The word around the markets is that PLUS, the small- and mid-cap stock exchange, has fared better than others, and proved resilient in the recessionary storm. As a result, the market is attracting much more interest.
Companies on PLUS tend to be capitalised at less than £50 million. This is seen as a factor in the market’s growth as it means these ventures are on a market with similar sized businesses, which helps increase their profile and visibility among investors. ‘Our focus on growth companies is meeting a real need in the market,’ explains PLUS Markets’ Vivienne Cassley. ‘Companies can trade on our market knowing they won’t be competing against lots of billion-pound businesses.’
Recent successes include 3D Diagnostic Imaging, a developer of scanning technology. The company has raised more than £2 million since it was admitted to PLUS in April, while business training company Winning Pitch has seen its turnover increase by 43 per cent since its December 2007 listing.
The total market capitalisation of the companies quoted on PLUS (around 200 at the end of August) increased by 34 per cent to over £2.5 billion in the first half of 2009. While set up to attract entrepreneurial-sized companies, it’s fair to say that PLUS also has its fair share of heavy hitters, not least RAK Real Estate, which listed in February via a reverse takeover with a market cap of £600 million. The next biggest company on the market is football club Arsenal Holdings, valued at £470 million. ‘A lot of the new entrants have tended to be more established companies,’ observes Karen Gilbert, also at PLUS Markets.
Many cite a lighter touch to regulation and the lower fees as a major factor in why PLUS is managing to tempt business away from the Alternative Investment Market (AIM), the junior market of the London Stock Exchange. While AIM fees and compliance can cost up to £200,000 a year, the average annual cost of a listing on the PLUS-quoted market is a more modest £50,000.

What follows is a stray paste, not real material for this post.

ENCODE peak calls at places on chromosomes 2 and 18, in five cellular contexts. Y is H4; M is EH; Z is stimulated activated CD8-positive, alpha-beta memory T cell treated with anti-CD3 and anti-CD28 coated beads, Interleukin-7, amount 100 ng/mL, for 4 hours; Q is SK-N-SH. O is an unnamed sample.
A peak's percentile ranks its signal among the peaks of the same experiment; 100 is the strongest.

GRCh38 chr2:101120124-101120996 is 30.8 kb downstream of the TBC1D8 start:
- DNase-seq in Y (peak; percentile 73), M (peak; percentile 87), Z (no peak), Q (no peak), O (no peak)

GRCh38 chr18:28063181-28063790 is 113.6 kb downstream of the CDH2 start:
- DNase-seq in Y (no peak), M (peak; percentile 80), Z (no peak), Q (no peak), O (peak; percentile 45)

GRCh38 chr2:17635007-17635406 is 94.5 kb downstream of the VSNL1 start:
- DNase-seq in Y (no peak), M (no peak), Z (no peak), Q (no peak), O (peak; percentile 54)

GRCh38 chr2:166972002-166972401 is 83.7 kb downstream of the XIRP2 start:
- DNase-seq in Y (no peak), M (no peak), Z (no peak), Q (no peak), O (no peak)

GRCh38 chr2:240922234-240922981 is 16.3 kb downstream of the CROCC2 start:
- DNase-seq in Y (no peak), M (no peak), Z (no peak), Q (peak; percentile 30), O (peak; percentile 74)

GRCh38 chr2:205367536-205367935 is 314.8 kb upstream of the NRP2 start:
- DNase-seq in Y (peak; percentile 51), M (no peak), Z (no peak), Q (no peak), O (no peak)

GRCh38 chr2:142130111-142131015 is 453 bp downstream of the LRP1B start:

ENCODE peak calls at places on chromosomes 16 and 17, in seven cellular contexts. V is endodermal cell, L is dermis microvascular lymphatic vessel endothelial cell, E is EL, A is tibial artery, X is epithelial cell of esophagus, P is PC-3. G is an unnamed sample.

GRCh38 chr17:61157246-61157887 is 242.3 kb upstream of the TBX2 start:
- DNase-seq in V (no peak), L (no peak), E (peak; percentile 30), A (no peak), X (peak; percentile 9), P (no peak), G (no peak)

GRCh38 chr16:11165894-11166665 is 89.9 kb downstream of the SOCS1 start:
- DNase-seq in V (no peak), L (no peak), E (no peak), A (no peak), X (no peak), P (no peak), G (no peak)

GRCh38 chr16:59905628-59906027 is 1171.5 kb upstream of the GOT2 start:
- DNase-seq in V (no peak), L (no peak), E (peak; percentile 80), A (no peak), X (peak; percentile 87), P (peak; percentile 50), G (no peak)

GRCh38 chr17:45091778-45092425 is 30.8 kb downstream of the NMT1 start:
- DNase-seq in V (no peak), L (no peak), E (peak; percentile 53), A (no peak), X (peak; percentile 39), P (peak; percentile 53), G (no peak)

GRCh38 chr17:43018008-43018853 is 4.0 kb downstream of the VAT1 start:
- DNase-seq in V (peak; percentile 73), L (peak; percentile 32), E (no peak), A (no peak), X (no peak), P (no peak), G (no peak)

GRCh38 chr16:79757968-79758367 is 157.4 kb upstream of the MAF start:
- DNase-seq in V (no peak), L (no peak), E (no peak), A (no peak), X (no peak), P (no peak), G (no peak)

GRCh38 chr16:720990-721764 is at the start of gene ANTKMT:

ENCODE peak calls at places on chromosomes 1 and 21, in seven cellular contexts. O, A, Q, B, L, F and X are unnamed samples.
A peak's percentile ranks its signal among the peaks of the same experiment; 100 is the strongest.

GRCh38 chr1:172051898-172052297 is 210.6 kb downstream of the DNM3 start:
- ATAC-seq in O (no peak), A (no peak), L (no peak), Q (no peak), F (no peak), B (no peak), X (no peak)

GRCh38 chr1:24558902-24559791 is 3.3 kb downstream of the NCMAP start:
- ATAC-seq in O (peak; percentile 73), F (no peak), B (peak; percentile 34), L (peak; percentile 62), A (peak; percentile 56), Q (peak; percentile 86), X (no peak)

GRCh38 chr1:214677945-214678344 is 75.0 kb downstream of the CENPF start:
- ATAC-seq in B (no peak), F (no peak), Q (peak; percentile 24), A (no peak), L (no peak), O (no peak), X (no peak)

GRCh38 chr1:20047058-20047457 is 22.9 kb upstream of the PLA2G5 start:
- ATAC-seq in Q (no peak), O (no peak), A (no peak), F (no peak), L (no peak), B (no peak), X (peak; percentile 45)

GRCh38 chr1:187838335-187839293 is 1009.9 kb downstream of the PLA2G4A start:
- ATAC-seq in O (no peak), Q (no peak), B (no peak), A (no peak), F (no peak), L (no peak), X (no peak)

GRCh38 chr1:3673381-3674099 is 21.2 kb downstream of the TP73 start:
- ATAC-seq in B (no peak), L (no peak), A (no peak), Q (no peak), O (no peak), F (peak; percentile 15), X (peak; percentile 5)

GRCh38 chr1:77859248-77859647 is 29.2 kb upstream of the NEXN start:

But maintaining the quality of the companies on the market is key to PLUS’s success, says Cassley: ‘Regulation is appropriate to the size of our companies. Everything is there to protect investors but we keep it simple. The emphasis is on allowing companies to generate returns for their shareholders while not tying them up with red tape.’
The exchange is also gaining ground internationally. Around ten per cent of the market consists of non-UK organisations, and as Gilbert notes, ‘International companies on PLUS are from all over the world and from many different sectors. While our focus is very much on building the market for growth companies in the UK, international companies are also important to our business.’
One of the thriving international companies on the market is China CDM, a carbon emissions broker admitted to PLUS in December 2006. The company’s market cap has soared from £25 million to £86.3 million, and it has raised £15 million since coming to market.
The growing popularity of PLUS means it is now seen less as a gateway to AIM and more as an important market in its own right. ‘With four new advisers joining the market this year and a really strong pipeline of companies, we are really building momentum,’ says Cassley. ‘People are taking notice and advisers are adding PLUS to their toolbox.’
PLUS MARKETS AT A GLANCE
PLUS is a Recognised Investment Exchange (RIE). It operates a primary and secondary market.
Primary markets include:
• PLUS-listed – EU-regulated market
for companies admitted to the FSA’s Official List
• PLUS-quoted – Exchange-regulated market for quoted (“unlisted”) companies.
Seconday market (trading facilities) for all PLUS primary market companies on the LSE (Main Market and AIM) and other EU exchanges.